Same-sex marriage in New Zealand
Same-sex marriage in New Zealand has been legal since 19 August 2013. A bill for legalisation was passed by the New Zealand House of Representatives on 17 April 2013 by 77 votes to 44 and received royal assent on 19 April. It entered into force on 19 August, to allow time for the Department of Internal Affairs to make the necessary changes for marriage licensing and related documentation. New Zealand became the first country in Oceania, the fourth in the Southern Hemisphere, and the fifteenth overall to allow same-sex couples to marry.
Civil unions are also available for both same-sex and opposite-sex couples.
The New Zealand Parliament can enact marriage laws only in regard to New Zealand proper and the Ross Dependency (Antarctica). The three other territories making up the Realm of New Zealand—the Cook Islands, Niue and Tokelau—do not recognise same-sex marriage or civil unions.
- 1 Civil unions
- 2 History
- 3 Economic benefits
- 4 Marriage statistics
- 5 Public opinion
- 6 See also
- 7 References
- 8 External links
The Civil Union Act 2004, which came into force on 26 April 2005, legalised civil unions (Māori: hononga ā-ture) for both same-sex and opposite-sex couples. Couples in civil unions are granted several of the rights and obligations of marriage, including immigration, next-of-kin status, social welfare, matrimonial property, amongst others.
Quilter v Attorney-GeneralEdit
The case Quilter v Attorney-General had its origin in early 1996 when three female couples in long-term relationships were denied marriage licences by the Registrar-General because marriage under the common law was between one man and one woman. The case against the Government was taken to the High Court in May 1996. The applicants argued that the Marriage Act 1955 did not prohibit same-sex marriage and that under the New Zealand Bill of Rights Act 1990 and the Human Rights Act 1993, discrimination on the basis of sexual orientation was prohibited.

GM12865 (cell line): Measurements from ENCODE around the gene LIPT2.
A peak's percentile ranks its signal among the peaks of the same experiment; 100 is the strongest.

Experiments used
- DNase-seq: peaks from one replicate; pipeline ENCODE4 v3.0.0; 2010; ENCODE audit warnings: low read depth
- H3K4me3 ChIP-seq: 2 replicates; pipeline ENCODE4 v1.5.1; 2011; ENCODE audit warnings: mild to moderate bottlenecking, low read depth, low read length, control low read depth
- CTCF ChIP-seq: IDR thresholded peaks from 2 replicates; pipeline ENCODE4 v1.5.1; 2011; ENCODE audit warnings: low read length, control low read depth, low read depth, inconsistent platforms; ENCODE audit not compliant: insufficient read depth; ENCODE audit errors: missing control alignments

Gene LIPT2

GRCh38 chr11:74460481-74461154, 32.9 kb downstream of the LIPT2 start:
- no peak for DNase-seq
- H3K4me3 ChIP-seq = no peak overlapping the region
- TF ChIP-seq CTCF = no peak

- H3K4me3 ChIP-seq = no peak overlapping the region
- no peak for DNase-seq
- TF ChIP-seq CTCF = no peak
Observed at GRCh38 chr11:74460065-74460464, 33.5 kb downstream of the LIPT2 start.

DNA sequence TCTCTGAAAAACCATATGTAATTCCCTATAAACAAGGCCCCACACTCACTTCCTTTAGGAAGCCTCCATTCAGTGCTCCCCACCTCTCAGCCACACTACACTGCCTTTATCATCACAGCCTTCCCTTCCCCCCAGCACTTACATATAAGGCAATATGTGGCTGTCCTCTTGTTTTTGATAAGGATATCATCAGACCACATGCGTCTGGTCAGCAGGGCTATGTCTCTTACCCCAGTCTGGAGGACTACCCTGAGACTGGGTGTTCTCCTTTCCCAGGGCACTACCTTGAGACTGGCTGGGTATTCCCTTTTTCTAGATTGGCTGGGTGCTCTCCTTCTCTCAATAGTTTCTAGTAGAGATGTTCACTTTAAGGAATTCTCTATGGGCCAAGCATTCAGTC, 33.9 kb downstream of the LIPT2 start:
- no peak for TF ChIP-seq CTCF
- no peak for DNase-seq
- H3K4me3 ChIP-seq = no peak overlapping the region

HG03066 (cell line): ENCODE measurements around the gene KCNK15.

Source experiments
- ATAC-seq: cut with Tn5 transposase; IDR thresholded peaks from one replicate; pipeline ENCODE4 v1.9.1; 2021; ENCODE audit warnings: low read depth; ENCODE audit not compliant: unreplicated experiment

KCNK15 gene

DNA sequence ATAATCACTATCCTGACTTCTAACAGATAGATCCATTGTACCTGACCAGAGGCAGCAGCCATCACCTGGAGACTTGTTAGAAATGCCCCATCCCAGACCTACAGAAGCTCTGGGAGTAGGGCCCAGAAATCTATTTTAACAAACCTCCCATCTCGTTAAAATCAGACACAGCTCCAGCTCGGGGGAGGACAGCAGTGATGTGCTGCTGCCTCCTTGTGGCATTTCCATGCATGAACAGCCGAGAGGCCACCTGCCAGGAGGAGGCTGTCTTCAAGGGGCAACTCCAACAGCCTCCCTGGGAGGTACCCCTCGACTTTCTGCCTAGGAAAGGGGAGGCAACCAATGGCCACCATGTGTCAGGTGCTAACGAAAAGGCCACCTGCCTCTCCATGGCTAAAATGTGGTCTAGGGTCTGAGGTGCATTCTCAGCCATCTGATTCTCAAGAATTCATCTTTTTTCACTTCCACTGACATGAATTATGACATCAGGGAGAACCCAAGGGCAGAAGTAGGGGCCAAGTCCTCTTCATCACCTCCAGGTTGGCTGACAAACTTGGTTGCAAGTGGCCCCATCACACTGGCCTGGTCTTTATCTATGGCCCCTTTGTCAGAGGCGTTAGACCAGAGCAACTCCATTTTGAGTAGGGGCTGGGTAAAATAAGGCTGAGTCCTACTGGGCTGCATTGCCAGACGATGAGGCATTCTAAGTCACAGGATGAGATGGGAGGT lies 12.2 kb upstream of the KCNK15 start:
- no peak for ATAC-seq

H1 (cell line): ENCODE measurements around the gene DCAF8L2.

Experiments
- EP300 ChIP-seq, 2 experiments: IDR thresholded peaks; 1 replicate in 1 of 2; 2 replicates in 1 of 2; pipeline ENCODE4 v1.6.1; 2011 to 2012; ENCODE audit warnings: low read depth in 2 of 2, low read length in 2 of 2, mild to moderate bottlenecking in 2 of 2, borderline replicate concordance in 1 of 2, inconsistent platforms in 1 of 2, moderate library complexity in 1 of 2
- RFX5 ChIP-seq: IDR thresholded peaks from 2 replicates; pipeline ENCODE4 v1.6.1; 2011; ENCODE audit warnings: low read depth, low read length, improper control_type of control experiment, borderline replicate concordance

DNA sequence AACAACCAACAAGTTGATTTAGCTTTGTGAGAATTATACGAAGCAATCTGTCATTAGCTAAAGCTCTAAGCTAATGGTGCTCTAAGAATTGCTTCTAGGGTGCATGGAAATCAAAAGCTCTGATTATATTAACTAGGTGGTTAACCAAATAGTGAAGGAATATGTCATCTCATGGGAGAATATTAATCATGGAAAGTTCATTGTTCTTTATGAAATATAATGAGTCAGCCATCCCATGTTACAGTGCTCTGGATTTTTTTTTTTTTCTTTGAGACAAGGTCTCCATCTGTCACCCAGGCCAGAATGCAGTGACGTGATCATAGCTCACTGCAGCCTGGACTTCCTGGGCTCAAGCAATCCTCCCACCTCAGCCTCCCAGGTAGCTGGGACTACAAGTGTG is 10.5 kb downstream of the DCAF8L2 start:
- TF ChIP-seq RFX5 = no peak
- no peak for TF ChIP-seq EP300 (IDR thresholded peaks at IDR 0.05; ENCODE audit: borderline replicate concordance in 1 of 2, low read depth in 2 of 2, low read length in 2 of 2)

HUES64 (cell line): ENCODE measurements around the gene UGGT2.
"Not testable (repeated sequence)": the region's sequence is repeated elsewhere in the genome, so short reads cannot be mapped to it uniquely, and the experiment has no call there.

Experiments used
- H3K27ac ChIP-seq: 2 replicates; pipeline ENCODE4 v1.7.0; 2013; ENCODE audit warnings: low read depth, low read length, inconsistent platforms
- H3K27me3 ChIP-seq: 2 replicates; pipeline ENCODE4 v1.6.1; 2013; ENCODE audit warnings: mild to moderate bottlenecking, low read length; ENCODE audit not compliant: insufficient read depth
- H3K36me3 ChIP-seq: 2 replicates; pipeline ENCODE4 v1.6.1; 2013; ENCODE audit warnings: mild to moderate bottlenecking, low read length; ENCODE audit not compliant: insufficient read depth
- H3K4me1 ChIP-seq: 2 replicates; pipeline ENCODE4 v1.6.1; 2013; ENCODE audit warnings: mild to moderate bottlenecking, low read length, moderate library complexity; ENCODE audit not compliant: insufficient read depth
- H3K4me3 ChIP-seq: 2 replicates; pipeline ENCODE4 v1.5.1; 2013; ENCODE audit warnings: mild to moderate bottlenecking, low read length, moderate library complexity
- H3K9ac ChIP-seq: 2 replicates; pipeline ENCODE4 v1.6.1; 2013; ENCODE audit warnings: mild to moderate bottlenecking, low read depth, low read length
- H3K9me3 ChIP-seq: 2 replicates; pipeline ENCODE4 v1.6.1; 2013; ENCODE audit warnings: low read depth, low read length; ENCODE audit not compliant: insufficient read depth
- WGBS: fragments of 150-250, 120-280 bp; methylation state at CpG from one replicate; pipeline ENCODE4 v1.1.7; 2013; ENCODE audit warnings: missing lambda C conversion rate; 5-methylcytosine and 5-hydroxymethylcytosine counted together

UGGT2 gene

Both parties agreed that at the time the Marriage Act 1955 was written in the 1950s, marriage according to the common law was between one man and one woman, which explains why the Act did not specifically outlaw same-sex marriage. The applicants argued, however, that under the Human Rights Act 1993, which prohibits discrimination based on sexual orientation, and sections 6 ("Interpretation consistent with Bill of Rights to be preferred") and 19 ("Freedom from discrimination") of the Bill of Rights Act 1990, New Zealand prohibits discrimination based on sexual orientation and, therefore, the applicants should be allowed to marry. The Government in response cited section 5 ("Justified limitations") of the Bill of Rights Act, which allows rights and freedoms in the Bill of Rights to "be subject only to such reasonable limits prescribed by law as can be demonstrably justified in a free and democratic society". In its decision, the High Court sided with the Government and common law and reiterated that marriage is between one man and one woman.
Ms. Juliet Joslin et al. v. New ZealandEdit
On 30 November 1998, two couples involved in Quilter v Attorney-General sued New Zealand before the United Nations Human Rights Committee claiming that the country's ban on same-sex marriage violated the International Covenant on Civil and Political Rights. The Committee rejected the case on 17 July 2002.
Marriage (Gender Clarification) Amendment Bill 2005Edit
In 2005, United Future MP Gordon Copeland sponsored the Marriage (Gender Clarification) Amendment Bill that would have amended New Zealand marriage law to define marriage as only between a man and a woman, and amend anti-discrimination protections in the Bill of Rights Act 1990 related to marital and family status so that the bill could stand. This was criticised by opponents, such as Attorney General Michael Cullen, as an overly "radical" attack on the Bill of Rights. The bill also would have prohibited the recognition of same-sex marriages from foreign countries as marriages in New Zealand. The bill received a Section 7 report for being inconsistent with the New Zealand Bill of Rights Act 1990, specifically freedom from discrimination relating to sexual orientation.